Identity Fraud - A Billionaire's Stolen Identity
Every so often an identity fraud story comes along in the news that is not only impressive in its...
According to FBI statistics Identity Theft is the nation's fastest growing crime. Identity theft and fraud involving stolen identities is also the fastest-growing category of complaints filed by consumers with the Federal Trade Commission (FTC).
Identity theft occurs when someone uses another person’s personally identifying information, like their name, Social Security number, or credit card number, without the owner's permission. This activity is conducted with the intention of committing fraud or other crimes.
The FTC estimates that as many as 9 million Americans have their identities stolen each year. In fact, you or someone you know may have experienced some form of identity theft. The crime takes many forms. Identity thieves may rent an apartment, obtain a credit card, or establish a telephone account in your name. You may not find out about the theft until you review your credit report or a credit card statement and notice charges you didn’t make—or until you’re contacted by a debt collector.
Identity theft is serious. While some identity theft victims can resolve their problems quickly, others spend hundreds of dollars and many days repairing damage to their good name and credit record. Some consumers victimized by identity theft may lose out on job opportunities, or be denied loans for education, housing or cars because of negative information on their credit reports. In rare cases, they may even be arrested for crimes they did not commit.
"Identity theft" refers to crimes in which someone wrongfully obtains and uses another person's personal data (i.e., name, date of birth, social security number, driver's license number) and your financial identity (credit card, bank account and phone-card numbers) in some way that involves fraud or deception, typically for economic gain (to obtain money or goods/services). Criminals also use identity theft to fraudulently obtain identification cards, driver licenses, birth certificates, social security numbers, travel visas and other official government papers.
Unlike your fingerprints (which are unique to you and can't easily be given to, or stolen by, someone else for their use), your personal data can be used, if it falls into the wrong hands, allowing criminals to profit at your expense. Plus, according to the FTC, —on average, most victims don't even know their identity has been stolen until more than a year later.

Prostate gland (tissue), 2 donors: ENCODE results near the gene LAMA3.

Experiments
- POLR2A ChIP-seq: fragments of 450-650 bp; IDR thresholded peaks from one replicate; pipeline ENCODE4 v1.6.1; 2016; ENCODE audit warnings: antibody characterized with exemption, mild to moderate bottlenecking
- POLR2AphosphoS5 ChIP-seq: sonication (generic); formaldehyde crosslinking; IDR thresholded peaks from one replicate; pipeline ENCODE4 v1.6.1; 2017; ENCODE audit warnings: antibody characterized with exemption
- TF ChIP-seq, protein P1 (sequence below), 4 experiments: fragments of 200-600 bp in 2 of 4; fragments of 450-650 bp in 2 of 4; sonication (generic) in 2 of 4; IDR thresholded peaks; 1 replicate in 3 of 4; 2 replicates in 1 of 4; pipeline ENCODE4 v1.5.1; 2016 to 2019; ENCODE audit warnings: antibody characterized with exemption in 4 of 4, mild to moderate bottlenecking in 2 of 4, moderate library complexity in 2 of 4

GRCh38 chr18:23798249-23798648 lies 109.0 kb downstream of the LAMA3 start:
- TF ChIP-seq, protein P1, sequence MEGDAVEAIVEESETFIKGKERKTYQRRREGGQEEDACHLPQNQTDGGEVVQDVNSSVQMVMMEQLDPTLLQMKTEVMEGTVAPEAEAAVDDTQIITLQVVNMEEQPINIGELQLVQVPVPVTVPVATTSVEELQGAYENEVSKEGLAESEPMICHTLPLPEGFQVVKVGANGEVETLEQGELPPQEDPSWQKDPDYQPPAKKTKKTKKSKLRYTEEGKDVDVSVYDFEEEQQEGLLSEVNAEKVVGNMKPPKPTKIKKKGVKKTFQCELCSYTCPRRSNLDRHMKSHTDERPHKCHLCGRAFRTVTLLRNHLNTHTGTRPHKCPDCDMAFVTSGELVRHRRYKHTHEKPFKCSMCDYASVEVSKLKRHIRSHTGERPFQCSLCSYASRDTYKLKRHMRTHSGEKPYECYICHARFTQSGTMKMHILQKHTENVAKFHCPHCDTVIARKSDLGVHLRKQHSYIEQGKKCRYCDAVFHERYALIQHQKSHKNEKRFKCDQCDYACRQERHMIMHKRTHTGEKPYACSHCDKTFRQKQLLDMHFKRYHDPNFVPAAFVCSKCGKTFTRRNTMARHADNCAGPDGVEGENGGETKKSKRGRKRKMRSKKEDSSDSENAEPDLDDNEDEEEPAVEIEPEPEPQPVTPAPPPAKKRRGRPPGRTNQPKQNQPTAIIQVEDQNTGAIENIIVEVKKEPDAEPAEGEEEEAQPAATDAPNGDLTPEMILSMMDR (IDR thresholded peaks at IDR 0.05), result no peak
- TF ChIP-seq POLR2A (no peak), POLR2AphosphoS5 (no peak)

Identity theft can have devastating consequences for the victim, who may face long hours of closing bad accounts, opening new ones, and repairing their ruined credit record. And, it may take significant out-of-pocket expenses to clear one's good name after these events happen.
While the victim is working on clearing-up the wreckage of the fraudulent events, they may be denied jobs, loans, education, housing, and cars, or even get arrested for crimes they didn't commit. Unfortunately, the experience of thousands of victims is that it often requires months, and even years, to navigate the frustrating, identity-recovery process.
Identity thieves can use a variety methods, both high and low tech, to gain access to another's personal information. Below is a brief list of some techniques used by creative criminals to obtain personal information and take over someone's identity. Some examples of methods used by fraudsters include:
Business Record Theft: They get information from businesses or institutions by stealing files out of offices where their victim is a customer, employee, patient or student; or by bribing an employee who has access to your files; or even "hacking" into the organization's computer files.
Shoulder Surfing: A "shoulder-surfing" identity thief, by tanding next to their victim in a checkout line, can memorize name, address and phone number during the short time it takes you to write a check. An identity thief can stand near a public phone and watch you punch in your phone or credit card numbers (or even listen in when you give your credit-card number over the phone for a hotel room or rental-car.)